How to write string quartets after Beethoven, whose works – especially the late ones – have been regarded by his followers as the paradigm of “pure and absolute art of sounds”? Schubert, his contemporary, the author of 15 quartets, may not have felt this pressure so acutely, but Schumann, with his poetic predisposition, must have been aware of it. After several unsuccessful attempts, he presented to the world three pieces of rare appeal: String Quartets, Op. 41 (1842), the only ones he had ever composed. Disrupting the classical unity of the genre, he enriched it with a new, romantic dimension of beauty. To paraphrase Schumann’s famous remark about Chopin’s works, one may say that Schumann’s Quartets are true flowers among romantic chamber music.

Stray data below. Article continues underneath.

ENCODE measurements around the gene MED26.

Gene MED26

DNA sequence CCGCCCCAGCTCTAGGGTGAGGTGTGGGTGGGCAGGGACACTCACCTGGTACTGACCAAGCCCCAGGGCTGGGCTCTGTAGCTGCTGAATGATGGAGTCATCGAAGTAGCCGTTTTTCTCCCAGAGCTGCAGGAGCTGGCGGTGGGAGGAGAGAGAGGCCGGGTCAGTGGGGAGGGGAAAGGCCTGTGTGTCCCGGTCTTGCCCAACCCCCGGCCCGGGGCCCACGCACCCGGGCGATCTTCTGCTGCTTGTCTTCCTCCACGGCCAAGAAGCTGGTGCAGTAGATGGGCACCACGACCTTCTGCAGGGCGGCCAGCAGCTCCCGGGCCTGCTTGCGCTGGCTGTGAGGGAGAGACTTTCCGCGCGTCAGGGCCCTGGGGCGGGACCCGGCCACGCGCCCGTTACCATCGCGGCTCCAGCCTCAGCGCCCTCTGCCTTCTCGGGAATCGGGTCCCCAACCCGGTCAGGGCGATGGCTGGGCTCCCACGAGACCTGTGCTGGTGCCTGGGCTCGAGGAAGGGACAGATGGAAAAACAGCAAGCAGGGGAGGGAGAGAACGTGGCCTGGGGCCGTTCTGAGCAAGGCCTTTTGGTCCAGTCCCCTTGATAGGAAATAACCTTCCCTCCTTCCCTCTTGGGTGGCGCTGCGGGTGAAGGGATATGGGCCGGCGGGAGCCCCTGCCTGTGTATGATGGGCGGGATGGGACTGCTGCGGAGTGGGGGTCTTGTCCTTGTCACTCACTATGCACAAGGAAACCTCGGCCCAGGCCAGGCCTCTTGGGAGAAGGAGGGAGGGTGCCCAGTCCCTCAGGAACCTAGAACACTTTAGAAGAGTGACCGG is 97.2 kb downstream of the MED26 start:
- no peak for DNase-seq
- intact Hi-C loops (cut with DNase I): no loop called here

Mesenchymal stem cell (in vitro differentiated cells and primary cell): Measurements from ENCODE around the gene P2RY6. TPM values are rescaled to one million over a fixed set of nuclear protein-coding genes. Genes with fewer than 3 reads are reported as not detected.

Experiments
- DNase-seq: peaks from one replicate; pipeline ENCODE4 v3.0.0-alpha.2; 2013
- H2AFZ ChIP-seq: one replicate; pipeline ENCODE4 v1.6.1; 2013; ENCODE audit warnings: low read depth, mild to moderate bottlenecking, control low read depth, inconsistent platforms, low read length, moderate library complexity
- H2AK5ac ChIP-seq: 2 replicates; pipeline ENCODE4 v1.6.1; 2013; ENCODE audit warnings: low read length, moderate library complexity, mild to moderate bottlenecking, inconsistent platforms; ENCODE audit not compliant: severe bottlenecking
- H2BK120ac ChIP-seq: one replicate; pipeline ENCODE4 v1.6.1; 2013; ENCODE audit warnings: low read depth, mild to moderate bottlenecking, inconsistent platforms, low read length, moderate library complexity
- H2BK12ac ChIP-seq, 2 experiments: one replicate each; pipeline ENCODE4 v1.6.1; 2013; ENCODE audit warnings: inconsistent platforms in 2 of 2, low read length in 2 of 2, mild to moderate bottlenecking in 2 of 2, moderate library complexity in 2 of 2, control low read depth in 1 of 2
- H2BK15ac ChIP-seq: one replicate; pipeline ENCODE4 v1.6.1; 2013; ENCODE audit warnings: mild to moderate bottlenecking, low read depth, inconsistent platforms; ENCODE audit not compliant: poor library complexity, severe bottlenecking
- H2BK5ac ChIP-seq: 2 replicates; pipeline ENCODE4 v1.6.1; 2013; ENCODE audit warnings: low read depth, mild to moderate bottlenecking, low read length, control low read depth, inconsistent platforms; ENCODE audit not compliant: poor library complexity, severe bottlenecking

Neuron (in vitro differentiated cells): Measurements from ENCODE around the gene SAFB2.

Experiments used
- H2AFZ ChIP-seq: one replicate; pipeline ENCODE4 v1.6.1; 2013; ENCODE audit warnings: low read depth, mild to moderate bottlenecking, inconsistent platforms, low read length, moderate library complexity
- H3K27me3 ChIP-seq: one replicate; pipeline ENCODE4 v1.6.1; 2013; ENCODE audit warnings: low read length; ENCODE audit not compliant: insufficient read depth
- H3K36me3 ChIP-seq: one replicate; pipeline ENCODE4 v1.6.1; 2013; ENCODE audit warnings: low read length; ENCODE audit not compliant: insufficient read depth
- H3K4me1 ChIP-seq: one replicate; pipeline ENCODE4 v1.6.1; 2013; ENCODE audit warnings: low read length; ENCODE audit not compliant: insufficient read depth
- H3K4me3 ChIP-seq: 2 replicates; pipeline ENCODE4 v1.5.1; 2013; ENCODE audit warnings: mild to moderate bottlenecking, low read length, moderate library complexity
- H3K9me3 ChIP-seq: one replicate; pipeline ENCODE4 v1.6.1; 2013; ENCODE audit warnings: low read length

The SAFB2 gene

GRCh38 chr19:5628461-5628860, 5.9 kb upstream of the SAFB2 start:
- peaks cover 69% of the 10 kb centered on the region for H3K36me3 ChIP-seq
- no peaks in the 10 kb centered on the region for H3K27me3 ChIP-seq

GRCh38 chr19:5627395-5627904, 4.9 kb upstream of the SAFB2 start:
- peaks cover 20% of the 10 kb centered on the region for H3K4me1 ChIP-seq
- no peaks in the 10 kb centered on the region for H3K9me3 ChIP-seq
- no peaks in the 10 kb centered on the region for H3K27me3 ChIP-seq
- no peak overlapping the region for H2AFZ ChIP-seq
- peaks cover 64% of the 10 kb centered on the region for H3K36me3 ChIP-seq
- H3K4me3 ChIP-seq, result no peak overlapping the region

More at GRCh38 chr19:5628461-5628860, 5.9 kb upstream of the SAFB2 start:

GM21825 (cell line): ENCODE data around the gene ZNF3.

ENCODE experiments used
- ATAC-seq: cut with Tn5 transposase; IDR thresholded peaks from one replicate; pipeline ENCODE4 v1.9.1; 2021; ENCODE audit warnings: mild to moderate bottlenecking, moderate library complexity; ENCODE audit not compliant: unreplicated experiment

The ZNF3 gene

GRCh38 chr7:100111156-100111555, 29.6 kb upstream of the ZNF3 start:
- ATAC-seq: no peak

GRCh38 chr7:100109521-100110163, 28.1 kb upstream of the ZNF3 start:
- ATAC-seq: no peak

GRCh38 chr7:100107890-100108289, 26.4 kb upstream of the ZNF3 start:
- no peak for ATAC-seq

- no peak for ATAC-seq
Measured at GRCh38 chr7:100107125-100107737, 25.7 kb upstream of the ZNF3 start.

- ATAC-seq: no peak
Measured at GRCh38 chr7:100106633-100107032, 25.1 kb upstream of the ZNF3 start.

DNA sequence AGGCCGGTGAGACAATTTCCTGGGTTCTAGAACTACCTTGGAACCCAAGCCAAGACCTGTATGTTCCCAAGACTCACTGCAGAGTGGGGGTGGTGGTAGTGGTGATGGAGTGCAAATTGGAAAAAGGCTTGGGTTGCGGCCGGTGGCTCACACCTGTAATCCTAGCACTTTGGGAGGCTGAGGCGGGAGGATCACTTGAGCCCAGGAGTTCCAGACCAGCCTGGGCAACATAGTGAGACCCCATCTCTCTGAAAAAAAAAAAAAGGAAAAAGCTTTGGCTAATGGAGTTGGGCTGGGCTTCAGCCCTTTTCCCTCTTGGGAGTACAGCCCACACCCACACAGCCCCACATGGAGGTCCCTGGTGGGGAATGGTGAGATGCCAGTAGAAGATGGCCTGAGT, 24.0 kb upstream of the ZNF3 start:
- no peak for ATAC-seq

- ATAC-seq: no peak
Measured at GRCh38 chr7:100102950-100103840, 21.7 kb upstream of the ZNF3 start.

The Third from the six String Quartets by Béla Bartók, alongside Dmitri Shostakovich (15 quartets) the greatest master of this genre in the past century, is very different in spirit. Here, the music refuses to openly acknowledge its classical-romantic affinities, but seems to reach for its deeper source, the archetypes of melody, rhythm, and timbre. In spite of its radicalism, the Third String Quartet (1927) embraces “the breath of earth,” which pervades all Bartók’s works, thus demonstrating that while enjoying world-wide renown, the composer never renounced his national, Hungarian roots.